When I’m working on a user acquisition project, I use Optmizely to A/B test the email capture landing page. I always create a custom event that triggers when the user successfully submits an email. Unfortunately, Optmizely doesn’t have a proper API which makes doing this difficult without redirecting to a new page.
First create a regex function to validate an email
Next, create a function that fires when the user clicks the submit button
Put the entered email into a variable
Write an if statement that uses our ValidEmail function to test if the email is valid
If the email is valid, send the event to Optimizely
In the last line we are calling our event ‘email_submit’. You can change this to any event name that you want.
All together it looks like this:
In Optimizely create a new custom event goal. Set “Custom Event to track” to email_submit.
Last week Digg.com released a toolbar. When you visit a site from Digg.com, the site will now have a Digg toolbar at the top and the URL shortened to a Digg url. John Gruber from Daringfireball.net wrote a post about how this is 'bullshit'. He claims that the frameset they use to add the toolbar is somehow inherently wrong. This touched a nerve and the blogosphere set to work vilifying Digg. (Note: Daringfireball.net was only on the front page of Digg 2 times last year. The fact that Gruber wrote code to disable the DiggBar from his blog is grandstanding. It also doesn't appear that the DiggBar has a negative effect on anything)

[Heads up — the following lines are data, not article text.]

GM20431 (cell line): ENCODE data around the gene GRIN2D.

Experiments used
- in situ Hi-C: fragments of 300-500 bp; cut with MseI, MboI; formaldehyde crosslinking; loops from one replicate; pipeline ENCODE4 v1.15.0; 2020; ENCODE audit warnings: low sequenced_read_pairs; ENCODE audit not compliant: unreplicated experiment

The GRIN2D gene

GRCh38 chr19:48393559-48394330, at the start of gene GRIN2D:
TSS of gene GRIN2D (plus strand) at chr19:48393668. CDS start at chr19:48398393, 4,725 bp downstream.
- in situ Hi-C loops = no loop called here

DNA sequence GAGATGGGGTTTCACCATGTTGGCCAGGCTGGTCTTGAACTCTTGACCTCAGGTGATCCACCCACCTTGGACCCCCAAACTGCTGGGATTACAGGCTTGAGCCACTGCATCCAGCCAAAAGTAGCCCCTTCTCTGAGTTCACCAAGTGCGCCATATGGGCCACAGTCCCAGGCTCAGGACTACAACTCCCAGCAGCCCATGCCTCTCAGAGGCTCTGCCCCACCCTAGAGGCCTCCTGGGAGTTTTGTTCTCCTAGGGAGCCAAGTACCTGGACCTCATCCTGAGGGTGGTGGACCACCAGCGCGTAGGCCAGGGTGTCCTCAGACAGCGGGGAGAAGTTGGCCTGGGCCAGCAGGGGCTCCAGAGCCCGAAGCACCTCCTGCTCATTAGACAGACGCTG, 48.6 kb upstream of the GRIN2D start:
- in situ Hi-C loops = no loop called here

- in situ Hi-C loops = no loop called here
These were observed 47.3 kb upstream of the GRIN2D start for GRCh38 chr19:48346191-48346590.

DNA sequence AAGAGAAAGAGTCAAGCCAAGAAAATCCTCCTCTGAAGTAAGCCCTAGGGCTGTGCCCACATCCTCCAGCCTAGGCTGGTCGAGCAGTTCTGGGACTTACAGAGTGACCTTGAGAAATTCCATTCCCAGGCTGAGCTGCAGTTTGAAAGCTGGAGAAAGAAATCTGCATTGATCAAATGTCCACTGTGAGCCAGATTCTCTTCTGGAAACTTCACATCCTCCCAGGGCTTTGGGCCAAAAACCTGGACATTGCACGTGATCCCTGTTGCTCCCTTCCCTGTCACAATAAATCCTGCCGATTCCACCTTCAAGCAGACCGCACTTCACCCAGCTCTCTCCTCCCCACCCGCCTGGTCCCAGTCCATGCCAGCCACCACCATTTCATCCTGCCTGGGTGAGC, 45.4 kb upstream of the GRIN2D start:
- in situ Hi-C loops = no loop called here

In response, Ted Dziuba wrote a post about how this move from Digg is a sign of desperation to show growth numbers to their investors.
If this is what Digg needs to do as a business, then this is what Digg needs t
o do. It's their site, their users, and their traffic. This is SUPPOSED TO BE A BUSINESS. This isn't utopia, everything isn't supposed to be free of business objectives. We need to stop stabbing our own in the back every time they they act like a business instead of a playground game.
If a company wants to use framesets to increase user engagement and it works, then we should support them. If it proved to be a worse experience for their users, that's a different story. At this point unique vists are up 20% so it seems like the experience is improved. The future of our industry depends on our ability to execute at this crucial juncture to turn a profit. If we can't, then the venture funding will dry up and we'll have to figure out what to do with our 'Internet skills'. The answer will probably be to work for a giant corporation who won't give a shit about a whining blog.
Stop undermining our colleagues when they make business decisions. Stop 'taking a stand' against something that doesn't even effect you just to cause a stir and drive traffic. Backstabbing our colleagues when they are executing is useless and detrimental to our industry.